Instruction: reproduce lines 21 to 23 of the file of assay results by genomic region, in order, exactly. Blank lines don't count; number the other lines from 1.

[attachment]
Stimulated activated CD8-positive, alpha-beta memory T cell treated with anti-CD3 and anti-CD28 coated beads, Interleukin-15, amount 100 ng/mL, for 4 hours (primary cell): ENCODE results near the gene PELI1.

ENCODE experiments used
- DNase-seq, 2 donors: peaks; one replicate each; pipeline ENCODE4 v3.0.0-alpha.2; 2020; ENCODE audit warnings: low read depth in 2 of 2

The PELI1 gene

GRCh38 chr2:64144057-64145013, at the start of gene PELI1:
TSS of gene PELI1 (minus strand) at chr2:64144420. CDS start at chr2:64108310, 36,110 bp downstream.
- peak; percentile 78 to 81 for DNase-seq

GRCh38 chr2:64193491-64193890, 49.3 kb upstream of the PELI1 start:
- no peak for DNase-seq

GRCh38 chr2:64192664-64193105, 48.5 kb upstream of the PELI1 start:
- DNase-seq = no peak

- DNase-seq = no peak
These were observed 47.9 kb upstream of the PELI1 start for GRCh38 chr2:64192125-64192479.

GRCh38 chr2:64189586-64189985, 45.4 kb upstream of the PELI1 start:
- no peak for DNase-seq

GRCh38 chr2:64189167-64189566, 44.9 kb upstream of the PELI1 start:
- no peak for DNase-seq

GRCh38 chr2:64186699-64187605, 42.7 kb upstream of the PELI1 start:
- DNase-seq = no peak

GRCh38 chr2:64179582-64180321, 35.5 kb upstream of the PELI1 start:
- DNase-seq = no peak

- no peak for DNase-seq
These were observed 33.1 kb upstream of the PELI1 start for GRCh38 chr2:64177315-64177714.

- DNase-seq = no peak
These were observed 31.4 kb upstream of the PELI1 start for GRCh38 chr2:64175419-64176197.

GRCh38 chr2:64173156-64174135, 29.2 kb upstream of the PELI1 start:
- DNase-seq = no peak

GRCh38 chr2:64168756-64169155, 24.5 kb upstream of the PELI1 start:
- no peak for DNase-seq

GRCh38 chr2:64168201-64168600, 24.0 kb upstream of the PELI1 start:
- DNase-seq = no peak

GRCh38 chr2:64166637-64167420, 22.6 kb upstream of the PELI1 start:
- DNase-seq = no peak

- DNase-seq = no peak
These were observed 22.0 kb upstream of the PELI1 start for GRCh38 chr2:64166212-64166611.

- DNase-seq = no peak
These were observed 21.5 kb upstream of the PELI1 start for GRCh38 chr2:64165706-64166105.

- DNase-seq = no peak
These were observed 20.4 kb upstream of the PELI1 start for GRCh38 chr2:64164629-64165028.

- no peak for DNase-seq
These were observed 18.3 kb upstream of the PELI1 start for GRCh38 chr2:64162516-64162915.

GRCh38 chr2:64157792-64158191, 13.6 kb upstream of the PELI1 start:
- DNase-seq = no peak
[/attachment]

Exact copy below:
- DNase-seq = no peak

- no peak for DNase-seq
These were observed 33.1 kb upstream of the PELI1 start for GRCh38 chr2:64177315-64177714.